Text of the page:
A German Jesuit priest living in Hiroshima, Father Kleinsorge selflessly comforts many of the dying and wounded in the immediate aftermath of the bombing, as well as in the years following. While he is not seriously injured by the bombing, he falls prey to radiation sickness and becomes weak and tired, often requiring lengthy -hospital stays.
Father Kleinsorge is the only non-Japanese person profiled in the narrative. Although before the bombing he often felt that he was under suspicion as a foreigner living in Japan, his experiences afterward are not very different from those of the other victims. His experiences demonstrate how the bomb served as an equalizer: all people affected by it suffered and came together to help, regardless of their background. At the same time, Father Kleinsorge gives the readers a distinct, non-Japanese view of some significant events, such as his amazement at how the majority of Japanese victims suffer silently and with dignity.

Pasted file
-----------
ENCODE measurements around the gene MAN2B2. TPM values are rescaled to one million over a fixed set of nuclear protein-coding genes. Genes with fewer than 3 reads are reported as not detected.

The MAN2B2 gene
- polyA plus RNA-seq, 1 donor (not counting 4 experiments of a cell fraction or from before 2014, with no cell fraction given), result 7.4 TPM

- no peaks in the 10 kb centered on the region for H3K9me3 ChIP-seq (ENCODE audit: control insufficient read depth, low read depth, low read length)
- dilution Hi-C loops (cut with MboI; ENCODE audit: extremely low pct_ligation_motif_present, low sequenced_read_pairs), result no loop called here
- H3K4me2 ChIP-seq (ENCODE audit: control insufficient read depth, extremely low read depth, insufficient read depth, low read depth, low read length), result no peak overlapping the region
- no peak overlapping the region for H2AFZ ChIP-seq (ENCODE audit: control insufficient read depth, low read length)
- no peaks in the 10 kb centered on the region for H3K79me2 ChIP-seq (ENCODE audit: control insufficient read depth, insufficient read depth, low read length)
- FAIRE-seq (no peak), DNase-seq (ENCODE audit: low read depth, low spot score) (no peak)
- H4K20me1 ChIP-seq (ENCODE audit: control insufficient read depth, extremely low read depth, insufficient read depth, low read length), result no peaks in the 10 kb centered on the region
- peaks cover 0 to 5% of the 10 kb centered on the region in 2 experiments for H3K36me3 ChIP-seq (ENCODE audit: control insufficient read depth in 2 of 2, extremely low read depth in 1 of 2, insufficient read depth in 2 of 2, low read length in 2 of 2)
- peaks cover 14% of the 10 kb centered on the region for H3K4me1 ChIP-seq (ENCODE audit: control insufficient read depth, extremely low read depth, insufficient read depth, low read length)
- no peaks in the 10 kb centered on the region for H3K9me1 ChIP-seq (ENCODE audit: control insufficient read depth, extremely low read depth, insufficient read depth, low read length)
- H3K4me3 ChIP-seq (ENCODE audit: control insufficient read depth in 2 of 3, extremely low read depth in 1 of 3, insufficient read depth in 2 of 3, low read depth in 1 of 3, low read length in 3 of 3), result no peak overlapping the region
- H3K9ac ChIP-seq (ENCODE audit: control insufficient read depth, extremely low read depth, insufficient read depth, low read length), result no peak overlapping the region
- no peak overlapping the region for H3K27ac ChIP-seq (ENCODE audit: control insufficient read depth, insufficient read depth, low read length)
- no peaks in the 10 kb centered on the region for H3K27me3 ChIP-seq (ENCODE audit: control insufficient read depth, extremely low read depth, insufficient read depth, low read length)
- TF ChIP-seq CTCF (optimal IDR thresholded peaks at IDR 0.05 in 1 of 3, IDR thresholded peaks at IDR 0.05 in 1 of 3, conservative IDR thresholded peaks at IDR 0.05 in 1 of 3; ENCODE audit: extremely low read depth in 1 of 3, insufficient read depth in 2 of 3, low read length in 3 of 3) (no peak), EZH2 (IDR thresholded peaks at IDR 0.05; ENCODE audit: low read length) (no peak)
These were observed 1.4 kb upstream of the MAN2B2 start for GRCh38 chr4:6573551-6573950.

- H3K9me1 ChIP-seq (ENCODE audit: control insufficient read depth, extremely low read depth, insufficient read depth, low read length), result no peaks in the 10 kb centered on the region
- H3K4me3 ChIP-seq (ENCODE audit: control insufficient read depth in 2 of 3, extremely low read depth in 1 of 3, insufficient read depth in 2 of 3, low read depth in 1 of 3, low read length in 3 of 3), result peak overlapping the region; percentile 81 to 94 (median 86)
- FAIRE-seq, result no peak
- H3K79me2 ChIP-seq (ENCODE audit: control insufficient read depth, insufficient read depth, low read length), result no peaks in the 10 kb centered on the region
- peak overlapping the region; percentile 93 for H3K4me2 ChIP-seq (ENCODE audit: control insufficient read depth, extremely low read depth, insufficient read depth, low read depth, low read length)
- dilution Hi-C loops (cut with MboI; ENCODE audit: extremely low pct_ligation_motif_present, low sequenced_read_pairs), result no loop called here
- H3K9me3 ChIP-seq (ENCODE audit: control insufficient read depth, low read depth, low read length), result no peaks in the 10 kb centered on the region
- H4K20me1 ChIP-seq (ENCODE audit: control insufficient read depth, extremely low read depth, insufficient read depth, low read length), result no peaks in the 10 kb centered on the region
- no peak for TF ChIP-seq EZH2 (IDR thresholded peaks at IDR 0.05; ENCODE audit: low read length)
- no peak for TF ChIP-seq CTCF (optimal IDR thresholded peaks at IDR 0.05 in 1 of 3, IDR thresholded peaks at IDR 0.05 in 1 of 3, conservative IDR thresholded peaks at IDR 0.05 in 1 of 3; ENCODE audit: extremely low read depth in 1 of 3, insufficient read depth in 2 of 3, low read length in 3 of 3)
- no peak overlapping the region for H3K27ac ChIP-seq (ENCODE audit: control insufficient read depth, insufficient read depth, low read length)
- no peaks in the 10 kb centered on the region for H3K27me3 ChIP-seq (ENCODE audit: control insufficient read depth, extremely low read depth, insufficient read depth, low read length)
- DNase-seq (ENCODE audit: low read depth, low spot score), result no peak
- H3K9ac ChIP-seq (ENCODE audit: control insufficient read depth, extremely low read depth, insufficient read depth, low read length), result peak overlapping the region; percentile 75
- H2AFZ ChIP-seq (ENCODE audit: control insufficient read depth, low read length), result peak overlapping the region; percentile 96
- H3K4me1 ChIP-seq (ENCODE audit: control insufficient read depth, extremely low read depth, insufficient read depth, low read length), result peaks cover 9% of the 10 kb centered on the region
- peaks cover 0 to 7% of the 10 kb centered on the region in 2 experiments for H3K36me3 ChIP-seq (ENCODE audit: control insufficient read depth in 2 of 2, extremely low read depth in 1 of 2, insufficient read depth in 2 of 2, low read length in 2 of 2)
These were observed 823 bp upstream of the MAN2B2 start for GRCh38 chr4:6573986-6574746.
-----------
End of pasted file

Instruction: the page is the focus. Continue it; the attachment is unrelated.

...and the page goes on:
Father Kleinsorge’s life does not drastically change after the bombing—when we first meet him, he is already physically weak from the wartime diet—but he does become so enamored with the Japanese that he decides to become a citizen himself, taking the name Father Makoto Takakura. This unexpected gesture reflects positively on the Japanese people, and also symbolizes the community strength and dedication that came about in response to the bombing.